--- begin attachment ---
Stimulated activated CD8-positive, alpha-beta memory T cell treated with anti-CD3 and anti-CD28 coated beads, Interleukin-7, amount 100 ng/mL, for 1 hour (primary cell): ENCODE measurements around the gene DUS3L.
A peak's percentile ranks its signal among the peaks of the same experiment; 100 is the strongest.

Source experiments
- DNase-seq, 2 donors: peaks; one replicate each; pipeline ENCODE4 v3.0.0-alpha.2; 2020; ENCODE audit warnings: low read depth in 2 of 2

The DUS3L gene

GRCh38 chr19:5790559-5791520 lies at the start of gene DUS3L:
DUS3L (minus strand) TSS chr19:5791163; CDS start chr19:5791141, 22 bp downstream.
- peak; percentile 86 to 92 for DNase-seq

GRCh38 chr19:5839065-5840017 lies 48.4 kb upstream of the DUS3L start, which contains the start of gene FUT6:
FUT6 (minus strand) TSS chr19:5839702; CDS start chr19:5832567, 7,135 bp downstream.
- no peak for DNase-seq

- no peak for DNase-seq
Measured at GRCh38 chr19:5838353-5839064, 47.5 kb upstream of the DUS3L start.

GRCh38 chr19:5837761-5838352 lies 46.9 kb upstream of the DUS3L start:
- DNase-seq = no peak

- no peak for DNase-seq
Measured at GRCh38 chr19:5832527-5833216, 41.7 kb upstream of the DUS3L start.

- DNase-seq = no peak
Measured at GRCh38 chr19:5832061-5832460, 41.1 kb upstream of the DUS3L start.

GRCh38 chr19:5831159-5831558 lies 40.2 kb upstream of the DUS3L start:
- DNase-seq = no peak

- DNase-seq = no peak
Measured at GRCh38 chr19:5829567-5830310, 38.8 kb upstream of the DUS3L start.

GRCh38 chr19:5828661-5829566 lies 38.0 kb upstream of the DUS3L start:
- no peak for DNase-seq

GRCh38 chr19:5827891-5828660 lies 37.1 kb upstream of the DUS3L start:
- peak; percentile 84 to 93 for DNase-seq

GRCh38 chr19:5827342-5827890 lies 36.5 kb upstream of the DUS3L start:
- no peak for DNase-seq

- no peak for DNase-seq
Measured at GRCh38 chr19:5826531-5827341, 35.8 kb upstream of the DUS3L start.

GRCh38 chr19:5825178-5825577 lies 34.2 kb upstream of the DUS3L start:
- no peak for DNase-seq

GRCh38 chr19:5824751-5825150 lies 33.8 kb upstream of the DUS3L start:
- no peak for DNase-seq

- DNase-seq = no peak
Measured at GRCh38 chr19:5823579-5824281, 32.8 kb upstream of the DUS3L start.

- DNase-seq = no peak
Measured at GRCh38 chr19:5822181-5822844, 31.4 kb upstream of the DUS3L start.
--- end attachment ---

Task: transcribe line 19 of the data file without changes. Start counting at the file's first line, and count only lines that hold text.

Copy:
Measured at GRCh38 chr19:5832061-5832460, 41.1 kb upstream of the DUS3L start.